PRODUCTHEAD: Strongly-held beliefs
PRODUCTHEAD is a regular newsletter of product management goodness,
curated by Jock Busuttil.
faithless the wonder product
People more easily accept they’re not seeing the whole picture than being told they’re wrong
Don’t make people feel bad about their beliefs — be kind and connect with them
Research shows that we interpret words like “we believe” with differing confidence levels
There is often a lack of discipline when it comes to talking about uncertainty
a favour: please share this with other product people
every PRODUCTHEAD edition is online for you to refer back to
A slightly strange inspiration for today’s PRODUCTHEAD: a judge’s reprimand.
If you’ve been following the news recently, you may have seen reports on the conclusion of Alex Jones’s defamation trial in Texas, for which he has been ordered to pay $49.3 in damages after falsely claiming the 2012 Sandy Hook school shooting was a hoax.
A clip of Judge Maya Guerra Gamble has been doing the rounds:
[JONES] Yes, I believe what I said was true so …
[GAMBLE] Yes, you believe everything you say is true, but it isn’t. Your beliefs do not make something true. That is, that is what we’re doing here. Just because you claim to think something is true does not make it true. It does not protect you. It is not allowed. You are under oath: that means things must actually be true when you say them.
If you don’t know something you don’t say it. If you’re asked about your opinion, you can give your opinion. But if you’re asked to relate something that is truthful and a fact, it must be truthful and a fact. Not an assumption. Not a guess. Not an opinion. Do you understand?Transcript of Judge Maya Gamble speaking to Alex Jones at his defamation trial in Texas in 2022
“Your beliefs do not make something true.” #
When people tell me why they don’t need any substantial user research, or discovery, or prototyping before jumping straight into a product build, they genuinely believe they know everything they need to, and are confident that they’re on solid ground to proceed.
In response, I usually turn to Daniel Kahneman’s Thinking, Fast and Slow as my touchpoint. I explain how it’s easy for our brains to form a seemingly coherent (but nonetheless incorrect) narrative from minimal information. We end up wholeheartedly believing something to be the case, when it isn’t. This is why it’s so important to force ourselves to analyse whether our guesses, assumptions and hunches are true or not.
The thing that gets me is that people are certain they’re right. They have the confidence that comes from unshakeable beliefs. “Why bother checking when we believe we’re right?”
They need to check because, as Judge Gamble is at pains to point out, “Your beliefs do not make something true.”
When trying to change someone’s mind, it’s going to be much harder when the thing you’re trying to change is a strongly-held belief rather than a loosely-held opinion.
In last week’s edition of PRODUCTHEAD, I shared some articles about different methods of persuasion. Often the most effective way to change someone’s mind is to help them realise why they need to change their own mind. Simply pointing out that they’re wrong and showing them the evidence merely puts them on the defensive and further entrenches their beliefs.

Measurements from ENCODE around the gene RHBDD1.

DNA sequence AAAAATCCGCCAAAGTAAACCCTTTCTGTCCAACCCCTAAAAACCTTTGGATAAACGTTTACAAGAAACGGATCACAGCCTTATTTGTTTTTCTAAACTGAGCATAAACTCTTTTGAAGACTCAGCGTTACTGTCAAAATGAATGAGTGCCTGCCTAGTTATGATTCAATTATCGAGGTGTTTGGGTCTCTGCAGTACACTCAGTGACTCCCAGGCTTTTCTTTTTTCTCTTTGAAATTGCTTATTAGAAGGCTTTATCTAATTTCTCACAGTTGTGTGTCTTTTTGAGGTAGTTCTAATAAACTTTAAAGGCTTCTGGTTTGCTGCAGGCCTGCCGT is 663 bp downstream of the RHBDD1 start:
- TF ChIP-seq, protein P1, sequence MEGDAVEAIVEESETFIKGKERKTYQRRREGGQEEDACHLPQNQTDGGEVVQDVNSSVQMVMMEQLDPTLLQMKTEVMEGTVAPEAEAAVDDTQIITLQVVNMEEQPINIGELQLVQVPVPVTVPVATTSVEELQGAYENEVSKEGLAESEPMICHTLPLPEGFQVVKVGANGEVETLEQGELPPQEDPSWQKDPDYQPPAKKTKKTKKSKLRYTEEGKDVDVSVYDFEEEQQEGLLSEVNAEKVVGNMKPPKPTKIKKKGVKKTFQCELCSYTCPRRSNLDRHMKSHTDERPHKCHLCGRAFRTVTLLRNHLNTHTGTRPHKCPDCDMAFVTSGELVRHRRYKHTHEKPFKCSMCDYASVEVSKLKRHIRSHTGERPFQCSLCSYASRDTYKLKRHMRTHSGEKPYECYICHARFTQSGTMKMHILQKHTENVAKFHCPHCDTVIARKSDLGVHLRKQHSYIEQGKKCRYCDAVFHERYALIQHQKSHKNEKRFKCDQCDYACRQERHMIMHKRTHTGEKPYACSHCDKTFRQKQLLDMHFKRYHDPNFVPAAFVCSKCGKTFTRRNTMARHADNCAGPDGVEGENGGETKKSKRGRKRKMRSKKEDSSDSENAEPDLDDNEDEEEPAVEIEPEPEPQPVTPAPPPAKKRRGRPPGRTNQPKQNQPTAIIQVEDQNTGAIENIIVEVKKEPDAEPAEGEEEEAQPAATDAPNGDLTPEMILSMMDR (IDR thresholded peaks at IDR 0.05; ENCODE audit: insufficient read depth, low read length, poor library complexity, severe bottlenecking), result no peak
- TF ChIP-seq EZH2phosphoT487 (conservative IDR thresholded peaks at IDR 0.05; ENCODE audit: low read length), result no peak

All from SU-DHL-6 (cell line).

It’s also worth remembering that sometimes we’re the person whose mind we’re trying to change.
I’ve included an affiliate link to Amazon this week, meaning I would receive a small commission were you to purchase the book.
what to think about this week
Even though you’ve done your homework, and your arguments are well researched and founded, don’t expect people to agree with you all the time. Everyone who crosses your path may have a different view about topics you deeply care about.
People rarely change their minds, which makes persuasion even harder but not impossible. The economist J.K. Galbraith once wrote, “Faced with a choice between changing one’s mind and proving there is no need to do so, almost everyone gets busy with the proof.”
[Thomas Oppong / Ladders, Inc.]
A company might have high certainty in some “foundational beliefs” that the rest of the industry also holds. Certainty isn’t budging/moving. But from a strategy standpoint, these beliefs aren’t opinionated enough to catalyze focus. “They just…are.”
Until they aren’t, of course, and this is when disruption happens.
[John Cutler / The Beautiful Mess]
When we become more worried about risk, four unintended things also tend to happen: bottlenecking, erosion of trust, ossification of process, and a risk appetite that tends towards zero. Here’s what you can do about them.
[I Manage Products]
Here’s a question I was asked recently:
How would you describe ‘measures of success’ versus the ‘definition of done’? I’m trying to explain the difference simply to my team.
[I Manage Products]
How can product management fit into an agency business model when requirements or specifications are often contractually set in stone by the client up-front? Spoiler alert: not easily
[I Manage Products]
can we help you?
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Helping people build better products, more successfully, since 2012.
PRODUCTHEAD is a newsletter for product people of all varieties, and is lovingly crafted from a sense of being all at sea.
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The Practitioner's Guide To Product Management
by Jock Busuttil
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